The goal at Schulte and Schulte has always been to provide the best service and most up-to-date information as possible to our clients. We know we’ve hung our hats on an industry which is cyclical. Therefore, we’re determined to do everything in our power to see to it that our clients stay the course.

We hope this article (among our growing library of construction-centric informational articles) is helpful in assisting our clients to build better building businesses. Want to know more about us? Get in touch here.

Instagram and the Construction Contractor

Instagram is a great platform for construction contractors to use for marketing

Instagram? Why?

Before we get into the whats, hows, and wherefores of using Instagram to market your construction contracting business, let’s talk about the why. It isn’t likely in today’s economy that you’re too worried about finding new clients. I recently heard it described this way; “The way you get new clients today is to answer the phone.” Yep, the construction industry is swinging along nicely, thank you!

Why spend time and energy getting the word out when you’re so doggone busy?

It’s hard to market when you’re busy.

I know. I get it.

Yet, it becomes a great deal harder to market when you’re desperate and low on funds.

There is a very real chance that soon, and I mean very soon, things can change. And you don’t want to be “that guy.” You know, the guy who was so busy he didn’t take time to let his future potential clients know he even exists.

It’s busy now, but . . .

This article from Forbes has a scary headline, The Next Recession Might Be Worse Than The Great Depression, yet actually hedges a bit toward the end, mentioning there are differences of opinion.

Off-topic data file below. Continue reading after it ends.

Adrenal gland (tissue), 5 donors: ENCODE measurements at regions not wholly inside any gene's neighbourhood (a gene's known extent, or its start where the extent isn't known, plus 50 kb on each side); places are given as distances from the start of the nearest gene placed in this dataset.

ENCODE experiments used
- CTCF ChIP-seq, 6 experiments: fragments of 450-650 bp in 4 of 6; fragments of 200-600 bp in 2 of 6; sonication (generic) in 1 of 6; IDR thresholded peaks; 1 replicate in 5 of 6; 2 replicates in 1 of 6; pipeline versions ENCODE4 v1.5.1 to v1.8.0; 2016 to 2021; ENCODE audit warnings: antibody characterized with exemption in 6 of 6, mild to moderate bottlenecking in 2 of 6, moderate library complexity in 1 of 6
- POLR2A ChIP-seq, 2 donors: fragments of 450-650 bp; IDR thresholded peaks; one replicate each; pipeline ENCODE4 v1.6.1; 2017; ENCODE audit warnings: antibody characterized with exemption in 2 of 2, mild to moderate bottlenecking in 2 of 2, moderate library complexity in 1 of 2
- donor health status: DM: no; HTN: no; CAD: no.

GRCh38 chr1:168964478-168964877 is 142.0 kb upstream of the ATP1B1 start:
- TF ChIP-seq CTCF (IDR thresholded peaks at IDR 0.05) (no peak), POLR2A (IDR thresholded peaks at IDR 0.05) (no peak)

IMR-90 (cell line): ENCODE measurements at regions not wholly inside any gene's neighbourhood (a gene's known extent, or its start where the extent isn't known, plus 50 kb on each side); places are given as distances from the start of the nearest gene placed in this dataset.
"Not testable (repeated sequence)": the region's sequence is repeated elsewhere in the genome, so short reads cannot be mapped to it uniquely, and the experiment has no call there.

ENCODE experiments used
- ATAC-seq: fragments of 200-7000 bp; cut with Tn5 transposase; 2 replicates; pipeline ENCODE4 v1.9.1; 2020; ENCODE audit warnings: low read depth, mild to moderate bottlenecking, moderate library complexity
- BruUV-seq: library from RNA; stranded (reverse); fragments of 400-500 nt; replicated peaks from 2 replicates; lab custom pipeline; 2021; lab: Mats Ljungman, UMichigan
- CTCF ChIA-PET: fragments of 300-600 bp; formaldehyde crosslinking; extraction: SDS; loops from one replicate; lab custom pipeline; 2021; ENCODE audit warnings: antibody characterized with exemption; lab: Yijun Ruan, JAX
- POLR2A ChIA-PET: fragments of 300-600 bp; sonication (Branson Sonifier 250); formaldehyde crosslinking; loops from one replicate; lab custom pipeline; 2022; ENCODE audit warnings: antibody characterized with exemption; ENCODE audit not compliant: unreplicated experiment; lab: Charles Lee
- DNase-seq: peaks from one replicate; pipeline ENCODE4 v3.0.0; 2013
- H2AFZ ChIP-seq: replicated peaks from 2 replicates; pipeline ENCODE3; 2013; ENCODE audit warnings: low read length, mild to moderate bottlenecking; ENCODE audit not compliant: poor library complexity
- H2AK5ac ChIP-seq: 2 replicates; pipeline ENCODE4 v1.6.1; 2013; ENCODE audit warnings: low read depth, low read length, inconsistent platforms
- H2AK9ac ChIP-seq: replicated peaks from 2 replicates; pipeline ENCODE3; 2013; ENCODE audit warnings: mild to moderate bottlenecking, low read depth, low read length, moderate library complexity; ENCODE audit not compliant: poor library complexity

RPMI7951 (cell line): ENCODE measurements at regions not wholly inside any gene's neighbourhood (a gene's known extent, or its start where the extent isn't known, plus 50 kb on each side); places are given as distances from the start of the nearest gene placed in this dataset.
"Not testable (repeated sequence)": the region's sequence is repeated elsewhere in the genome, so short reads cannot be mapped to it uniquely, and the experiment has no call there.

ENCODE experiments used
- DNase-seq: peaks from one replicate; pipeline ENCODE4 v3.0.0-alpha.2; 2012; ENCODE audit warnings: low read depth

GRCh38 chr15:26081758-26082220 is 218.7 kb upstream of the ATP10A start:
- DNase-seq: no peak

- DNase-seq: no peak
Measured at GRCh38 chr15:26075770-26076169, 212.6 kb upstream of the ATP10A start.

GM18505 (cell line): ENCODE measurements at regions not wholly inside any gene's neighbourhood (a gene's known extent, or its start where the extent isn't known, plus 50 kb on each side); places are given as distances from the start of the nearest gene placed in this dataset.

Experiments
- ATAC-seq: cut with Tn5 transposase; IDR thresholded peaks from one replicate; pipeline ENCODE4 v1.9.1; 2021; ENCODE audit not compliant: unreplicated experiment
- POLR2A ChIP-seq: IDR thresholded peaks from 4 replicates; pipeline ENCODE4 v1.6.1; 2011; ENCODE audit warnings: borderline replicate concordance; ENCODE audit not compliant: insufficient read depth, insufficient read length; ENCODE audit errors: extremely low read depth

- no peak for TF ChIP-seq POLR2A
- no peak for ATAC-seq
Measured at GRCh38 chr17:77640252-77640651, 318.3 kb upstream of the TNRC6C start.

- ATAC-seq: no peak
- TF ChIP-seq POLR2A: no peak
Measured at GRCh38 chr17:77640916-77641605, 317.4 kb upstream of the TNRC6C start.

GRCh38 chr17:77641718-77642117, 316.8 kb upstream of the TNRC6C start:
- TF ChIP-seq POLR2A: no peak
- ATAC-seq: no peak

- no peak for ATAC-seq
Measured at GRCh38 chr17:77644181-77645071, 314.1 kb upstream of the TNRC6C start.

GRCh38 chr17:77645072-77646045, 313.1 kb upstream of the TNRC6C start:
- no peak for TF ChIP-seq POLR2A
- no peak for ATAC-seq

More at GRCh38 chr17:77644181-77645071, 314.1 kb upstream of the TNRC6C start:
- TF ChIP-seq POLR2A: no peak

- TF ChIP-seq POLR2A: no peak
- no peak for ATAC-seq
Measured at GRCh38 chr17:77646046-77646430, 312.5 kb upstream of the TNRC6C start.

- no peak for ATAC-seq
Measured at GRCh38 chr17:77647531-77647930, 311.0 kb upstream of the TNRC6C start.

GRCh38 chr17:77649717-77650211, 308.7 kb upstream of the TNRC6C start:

What the author seems to understand is, crystal balls (even those backed by historical evidence and personal experience) sometimes crack or fog up.

What doesn’t have a question mark attached to it are the opening words of the article, “The Next Recession.” The economy is cyclical. It goes up. It comes down.

Another article from Money has much the same to say about the possibility that things won’t be looking so good in just a year or two. And this article uses the construction industry as an indicator of the slow down ahead.

Time to sit up and pay attention.

Back to Instagram

You have a multitude of platforms to use when it comes to marketing. And, our recommendation is you take advantage of as many of them as you can. Yet, today I’m focusing on one in particular, and I have a reason for doing so. Instagram is both simple and sophisticated at the same time.

Under the simple column you can include these words. It is:

  • Visual
  • Quick
  • Mobile
  • And it’s easy to use

Looking at the sophisticated side. It:

  • Provides value to your present and potential clients
  • Helps your clients stay engaged
  • Provides a means for your company to stay relevant
  • Allows you to interact with like-minded business owners

A funny thing happened on my way to Instagram

Because I get to wear the content creation and curation hat around here, part of my job includes doing lots of research. And, during the course of that research I kept hearing construction contractors mention that their business was boosted by their use of Instagram. What? Are you kidding me?

I thought Instagram:

Couldn’t possibly work for service-based businesses (like construction or bookkeeping)

Would likely have a hidden cost associated with obtaining professional photographs

Must make it difficult if not impossible to measure the marketing results

Had (at best) a slim chance of reaching our target market

Would take up too much of my time

What I found

I was wrong on all counts!

Now, let’s pause for a minute so I can throw in this little disclaimer. I don’t know very much about using Instagram. I’m learning. There are lots of things I’m probably doing wrong. There are tons of things I plan to get better at doing.

Yet, with all that said, we’ve already (in only a few weeks of using Instagram) had numerous contacts from folks in the construction subcontracting industry who are interested in getting in on what we have to offer. We presently have a waiting list of contractors who desire our services and contacted us here.

The opportunity you have

When you give a bit of your time to posting on Instagram, there are numerous things Instagram gives back to you. Just a few of them include: